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Yoram Kaniuk
Germans don’t owe us a dime
Where’s our pride? Campaign for more German compensation money shameful
Asking the Germans for more reparations looks bad. The Germans who are alive today did nothing wrong, and those who did have already died, and their misdeeds were paid for. How much can a people humiliate itself? How low can we go? Israelis who have not worked a day in Germany, and whose parents do not come from there, were able to arrange a German pension for themselves that exists because German laborers saved money. This pension is more generous than what Israel offers.

 

The thought that someone else’s blood is worth money is intolerable. The death of a loved one is not worth the money. If the reparations offered to Holocaust survivors were justified at the time, the payments to those who suffered from the Holocaust while living in Russia are nothing more than a spit in one’s face.

 

In Israel’s early days, the country was facing a catastrophe after about 200,000 Holocaust survivors arrived in Israel with nothing, while the country was suffering shortages and hunger following what is still the most difficult war in its history.

 

There was an urgent need to settle the immigrants and build an army following the death toll in the War of Independence, so Ben Gurion had to proceed with the reparations deal.

 

Ben Gurion did not do it gladly. Riots broke out, Menachem Begin led the protest, and Germany received international legitimacy after the official Israel was forced to forgive. On the other hand, the reparations were not a free gift. They were paid as compensation to those who personally were deprived of homes, and employment, and life. Moreover, Israel received aid that helped it recover.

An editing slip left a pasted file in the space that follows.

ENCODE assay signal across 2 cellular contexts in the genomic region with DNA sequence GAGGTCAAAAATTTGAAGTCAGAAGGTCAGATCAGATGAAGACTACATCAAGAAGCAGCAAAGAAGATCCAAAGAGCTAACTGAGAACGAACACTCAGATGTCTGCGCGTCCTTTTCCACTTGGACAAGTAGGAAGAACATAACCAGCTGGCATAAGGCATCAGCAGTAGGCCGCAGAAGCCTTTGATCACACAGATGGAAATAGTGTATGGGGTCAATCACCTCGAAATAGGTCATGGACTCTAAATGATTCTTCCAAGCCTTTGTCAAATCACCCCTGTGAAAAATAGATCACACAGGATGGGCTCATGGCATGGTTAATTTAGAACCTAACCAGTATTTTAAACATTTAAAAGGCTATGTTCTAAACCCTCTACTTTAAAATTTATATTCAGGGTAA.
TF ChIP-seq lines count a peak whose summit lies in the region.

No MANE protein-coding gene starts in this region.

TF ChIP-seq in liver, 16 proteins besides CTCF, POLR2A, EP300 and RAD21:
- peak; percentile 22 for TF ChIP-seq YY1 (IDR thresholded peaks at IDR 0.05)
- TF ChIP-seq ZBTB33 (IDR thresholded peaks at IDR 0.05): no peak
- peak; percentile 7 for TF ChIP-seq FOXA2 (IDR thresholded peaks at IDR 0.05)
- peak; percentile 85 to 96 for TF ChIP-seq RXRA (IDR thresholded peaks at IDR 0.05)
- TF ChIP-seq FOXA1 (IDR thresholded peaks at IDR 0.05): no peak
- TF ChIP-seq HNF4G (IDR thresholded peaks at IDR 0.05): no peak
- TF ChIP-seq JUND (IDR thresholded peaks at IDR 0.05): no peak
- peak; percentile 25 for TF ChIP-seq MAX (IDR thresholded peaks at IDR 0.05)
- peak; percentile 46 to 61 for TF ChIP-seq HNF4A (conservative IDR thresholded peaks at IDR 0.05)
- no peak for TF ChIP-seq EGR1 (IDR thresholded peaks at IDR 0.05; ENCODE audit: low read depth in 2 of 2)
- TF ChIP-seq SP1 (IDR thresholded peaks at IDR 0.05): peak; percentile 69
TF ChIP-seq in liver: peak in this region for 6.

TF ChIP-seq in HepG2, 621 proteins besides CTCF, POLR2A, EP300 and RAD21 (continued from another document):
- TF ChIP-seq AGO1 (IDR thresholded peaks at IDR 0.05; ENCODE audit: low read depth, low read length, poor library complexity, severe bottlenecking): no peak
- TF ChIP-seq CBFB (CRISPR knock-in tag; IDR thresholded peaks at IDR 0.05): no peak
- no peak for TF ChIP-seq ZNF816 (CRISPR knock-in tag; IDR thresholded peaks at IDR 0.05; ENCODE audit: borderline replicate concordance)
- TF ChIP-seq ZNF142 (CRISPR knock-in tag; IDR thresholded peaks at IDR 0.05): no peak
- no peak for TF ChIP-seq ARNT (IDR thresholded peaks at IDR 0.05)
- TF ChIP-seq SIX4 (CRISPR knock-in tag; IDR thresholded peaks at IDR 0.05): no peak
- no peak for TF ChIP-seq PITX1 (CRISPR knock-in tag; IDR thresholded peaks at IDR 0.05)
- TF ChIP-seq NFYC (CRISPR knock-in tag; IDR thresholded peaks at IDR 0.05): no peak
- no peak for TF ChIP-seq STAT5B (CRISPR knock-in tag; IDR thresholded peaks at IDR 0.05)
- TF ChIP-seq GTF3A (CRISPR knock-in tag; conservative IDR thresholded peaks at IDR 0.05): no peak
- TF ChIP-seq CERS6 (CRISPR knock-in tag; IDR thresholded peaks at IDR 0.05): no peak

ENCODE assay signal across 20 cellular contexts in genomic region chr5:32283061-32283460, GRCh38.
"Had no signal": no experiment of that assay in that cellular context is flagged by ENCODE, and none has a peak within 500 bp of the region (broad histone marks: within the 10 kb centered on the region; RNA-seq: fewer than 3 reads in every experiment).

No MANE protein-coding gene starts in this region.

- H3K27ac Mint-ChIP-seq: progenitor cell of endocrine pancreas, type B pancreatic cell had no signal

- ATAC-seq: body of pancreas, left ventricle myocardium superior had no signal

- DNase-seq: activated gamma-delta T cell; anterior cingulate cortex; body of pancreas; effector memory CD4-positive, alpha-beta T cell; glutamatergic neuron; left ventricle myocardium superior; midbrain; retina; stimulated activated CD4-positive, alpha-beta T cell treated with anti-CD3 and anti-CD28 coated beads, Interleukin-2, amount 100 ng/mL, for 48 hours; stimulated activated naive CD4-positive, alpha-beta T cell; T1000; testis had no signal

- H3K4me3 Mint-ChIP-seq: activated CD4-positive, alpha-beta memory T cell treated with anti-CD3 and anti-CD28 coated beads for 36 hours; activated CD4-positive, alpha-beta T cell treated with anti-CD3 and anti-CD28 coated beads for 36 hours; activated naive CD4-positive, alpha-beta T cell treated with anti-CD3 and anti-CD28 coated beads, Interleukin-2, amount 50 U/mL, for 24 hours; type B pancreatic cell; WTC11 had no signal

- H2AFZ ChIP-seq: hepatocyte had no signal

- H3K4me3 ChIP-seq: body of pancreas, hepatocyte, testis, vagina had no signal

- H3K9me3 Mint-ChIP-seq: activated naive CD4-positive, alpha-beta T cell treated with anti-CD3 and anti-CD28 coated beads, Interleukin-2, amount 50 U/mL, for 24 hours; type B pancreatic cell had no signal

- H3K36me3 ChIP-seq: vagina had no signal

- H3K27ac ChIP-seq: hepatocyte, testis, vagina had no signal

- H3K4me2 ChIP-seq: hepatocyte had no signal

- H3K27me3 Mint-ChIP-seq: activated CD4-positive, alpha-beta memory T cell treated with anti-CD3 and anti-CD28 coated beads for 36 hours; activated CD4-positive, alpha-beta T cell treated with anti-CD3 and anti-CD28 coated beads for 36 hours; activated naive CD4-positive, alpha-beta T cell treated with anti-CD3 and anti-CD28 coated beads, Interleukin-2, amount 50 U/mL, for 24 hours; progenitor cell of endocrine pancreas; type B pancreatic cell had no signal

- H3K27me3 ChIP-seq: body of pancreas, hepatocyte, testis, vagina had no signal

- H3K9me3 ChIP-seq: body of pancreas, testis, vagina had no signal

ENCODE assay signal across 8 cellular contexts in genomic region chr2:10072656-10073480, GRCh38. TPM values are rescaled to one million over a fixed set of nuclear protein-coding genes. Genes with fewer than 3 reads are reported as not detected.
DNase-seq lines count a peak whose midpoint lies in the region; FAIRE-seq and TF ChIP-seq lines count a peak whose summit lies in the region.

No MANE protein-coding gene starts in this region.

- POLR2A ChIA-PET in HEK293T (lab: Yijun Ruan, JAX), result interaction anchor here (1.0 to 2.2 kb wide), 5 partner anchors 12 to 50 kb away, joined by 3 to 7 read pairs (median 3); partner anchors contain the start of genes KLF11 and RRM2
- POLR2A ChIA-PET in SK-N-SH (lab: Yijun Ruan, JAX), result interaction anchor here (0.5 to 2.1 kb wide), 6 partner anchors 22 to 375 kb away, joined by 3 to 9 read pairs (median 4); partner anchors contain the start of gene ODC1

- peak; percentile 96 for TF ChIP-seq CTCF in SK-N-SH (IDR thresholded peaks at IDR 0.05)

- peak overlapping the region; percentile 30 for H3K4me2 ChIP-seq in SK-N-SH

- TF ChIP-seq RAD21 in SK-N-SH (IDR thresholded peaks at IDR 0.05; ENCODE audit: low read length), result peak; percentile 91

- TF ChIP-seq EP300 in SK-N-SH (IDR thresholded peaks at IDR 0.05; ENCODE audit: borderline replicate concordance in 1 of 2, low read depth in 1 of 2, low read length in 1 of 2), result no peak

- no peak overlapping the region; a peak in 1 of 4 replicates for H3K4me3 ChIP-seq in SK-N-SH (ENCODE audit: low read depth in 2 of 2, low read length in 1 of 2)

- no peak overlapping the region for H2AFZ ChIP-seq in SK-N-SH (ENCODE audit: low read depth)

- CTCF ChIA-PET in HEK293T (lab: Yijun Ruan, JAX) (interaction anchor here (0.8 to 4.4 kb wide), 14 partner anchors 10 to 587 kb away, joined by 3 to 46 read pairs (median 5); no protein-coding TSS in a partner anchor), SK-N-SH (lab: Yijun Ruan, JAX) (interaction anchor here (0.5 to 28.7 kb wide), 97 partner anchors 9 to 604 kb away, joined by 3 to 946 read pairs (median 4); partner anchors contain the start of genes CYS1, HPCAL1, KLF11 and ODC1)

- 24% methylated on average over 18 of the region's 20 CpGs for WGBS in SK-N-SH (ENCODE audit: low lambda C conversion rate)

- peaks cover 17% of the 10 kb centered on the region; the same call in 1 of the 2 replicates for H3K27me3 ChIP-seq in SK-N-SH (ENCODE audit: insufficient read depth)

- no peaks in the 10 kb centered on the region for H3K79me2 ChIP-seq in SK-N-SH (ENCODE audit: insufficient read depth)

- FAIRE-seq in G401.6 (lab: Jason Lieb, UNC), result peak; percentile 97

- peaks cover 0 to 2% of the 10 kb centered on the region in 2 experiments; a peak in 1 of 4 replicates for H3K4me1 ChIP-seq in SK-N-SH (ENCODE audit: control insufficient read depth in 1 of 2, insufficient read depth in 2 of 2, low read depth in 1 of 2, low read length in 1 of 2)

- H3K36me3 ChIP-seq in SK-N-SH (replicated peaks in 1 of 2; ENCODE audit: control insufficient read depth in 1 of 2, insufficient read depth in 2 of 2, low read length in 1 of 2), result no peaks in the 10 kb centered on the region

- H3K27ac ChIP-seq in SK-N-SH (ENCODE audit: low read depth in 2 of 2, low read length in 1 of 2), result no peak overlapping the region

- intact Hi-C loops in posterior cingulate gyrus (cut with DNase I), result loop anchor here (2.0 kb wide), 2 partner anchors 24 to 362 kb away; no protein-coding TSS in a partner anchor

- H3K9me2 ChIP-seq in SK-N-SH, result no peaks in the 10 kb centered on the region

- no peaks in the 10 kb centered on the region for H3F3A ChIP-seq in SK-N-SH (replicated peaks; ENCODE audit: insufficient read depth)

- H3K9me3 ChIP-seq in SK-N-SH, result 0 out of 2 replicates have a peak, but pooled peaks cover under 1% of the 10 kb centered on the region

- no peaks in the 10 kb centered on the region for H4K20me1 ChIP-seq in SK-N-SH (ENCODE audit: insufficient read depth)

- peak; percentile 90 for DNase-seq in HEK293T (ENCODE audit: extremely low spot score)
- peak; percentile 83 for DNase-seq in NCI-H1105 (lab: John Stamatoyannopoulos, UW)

However, when it comes to this issue, the Israeli despicableness to ask for more money because someone who was born to a Holocaust survivor suffered a headache during his studies is a case of first-rate chutzpa. 

 

We are allowed to feel uncomfortable in Germany. We may feel resentment or discomfort in the face of the economic success of a people that murdered six million Jews in history’s greatest death and plunder factory. We can be angry at the German press’ attitude towards us and about their fading memory, but our Jews should be a little more proud.

 

We became shameless

The immigrants from Denmark and the immigrants from Iraq suffered too. Don’t they deserve compensation? And if every kind of suffering deserves compensation, perhaps it is worthwhile suffering. Instead of working we can lie on the road and seek compensation from the company that produced the car that overran us. And why shouldn’t a woman demand money in compensation for the pain she suffered while giving birth?

 

On the one hand, tens of thousands of Israelis are issuing German passports and thousands are traveling in order to live in Germany, a place that once upon a time they swore not to return to, just like proud Jews did not return to Spain for 500 years. On the other hand, the cynical Israelis, who drive around in a Mercedes, want compensation from youngsters whose grandparents were murderers. Minister Rafi Eitan, who knows something about Nazis, should not have humiliated us with a request for compensation from Germans who did not live at the time.

 

Nobody in Germany owes us a dime today. Only German history owes us something. They helped us become a nation, a successful country, but we turned into a people lacking self-respect. We became shameless. We take whatever we can get.

 

For many years, Israelis and Jews have been traveling around and holding up the Auschwitz banner before the Germans, without anyone authorizing them to do so. If there is someone in our government who reads Hebrew, let him stop this journey of bowing down to German money – let him stop this shameful national fundraising campaign immediately.

 


פרסום ראשון: 11.12.07, 07:10
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